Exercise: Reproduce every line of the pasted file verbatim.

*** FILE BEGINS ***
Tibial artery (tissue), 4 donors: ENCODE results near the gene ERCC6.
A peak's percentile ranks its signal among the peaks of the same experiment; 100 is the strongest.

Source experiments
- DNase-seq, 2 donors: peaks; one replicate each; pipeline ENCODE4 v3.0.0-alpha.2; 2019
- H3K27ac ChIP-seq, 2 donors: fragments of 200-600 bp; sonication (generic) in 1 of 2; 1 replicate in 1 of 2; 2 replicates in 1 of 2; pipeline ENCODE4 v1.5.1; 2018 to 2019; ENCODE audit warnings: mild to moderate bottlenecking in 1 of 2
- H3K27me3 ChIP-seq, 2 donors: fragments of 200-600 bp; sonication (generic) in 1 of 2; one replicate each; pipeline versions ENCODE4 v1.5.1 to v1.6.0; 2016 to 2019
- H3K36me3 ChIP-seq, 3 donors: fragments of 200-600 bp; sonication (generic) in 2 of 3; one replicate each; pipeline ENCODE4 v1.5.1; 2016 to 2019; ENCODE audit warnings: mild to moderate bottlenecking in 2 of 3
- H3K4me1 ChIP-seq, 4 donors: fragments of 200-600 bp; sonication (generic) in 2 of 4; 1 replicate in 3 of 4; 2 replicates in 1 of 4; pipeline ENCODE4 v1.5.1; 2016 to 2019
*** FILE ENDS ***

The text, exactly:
Tibial artery (tissue), 4 donors: ENCODE results near the gene ERCC6.
A peak's percentile ranks its signal among the peaks of the same experiment; 100 is the strongest.

Source experiments
- DNase-seq, 2 donors: peaks; one replicate each; pipeline ENCODE4 v3.0.0-alpha.2; 2019
- H3K27ac ChIP-seq, 2 donors: fragments of 200-600 bp; sonication (generic) in 1 of 2; 1 replicate in 1 of 2; 2 replicates in 1 of 2; pipeline ENCODE4 v1.5.1; 2018 to 2019; ENCODE audit warnings: mild to moderate bottlenecking in 1 of 2
- H3K27me3 ChIP-seq, 2 donors: fragments of 200-600 bp; sonication (generic) in 1 of 2; one replicate each; pipeline versions ENCODE4 v1.5.1 to v1.6.0; 2016 to 2019
- H3K36me3 ChIP-seq, 3 donors: fragments of 200-600 bp; sonication (generic) in 2 of 3; one replicate each; pipeline ENCODE4 v1.5.1; 2016 to 2019; ENCODE audit warnings: mild to moderate bottlenecking in 2 of 3
- H3K4me1 ChIP-seq, 4 donors: fragments of 200-600 bp; sonication (generic) in 2 of 4; 1 replicate in 3 of 4; 2 replicates in 1 of 4; pipeline ENCODE4 v1.5.1; 2016 to 2019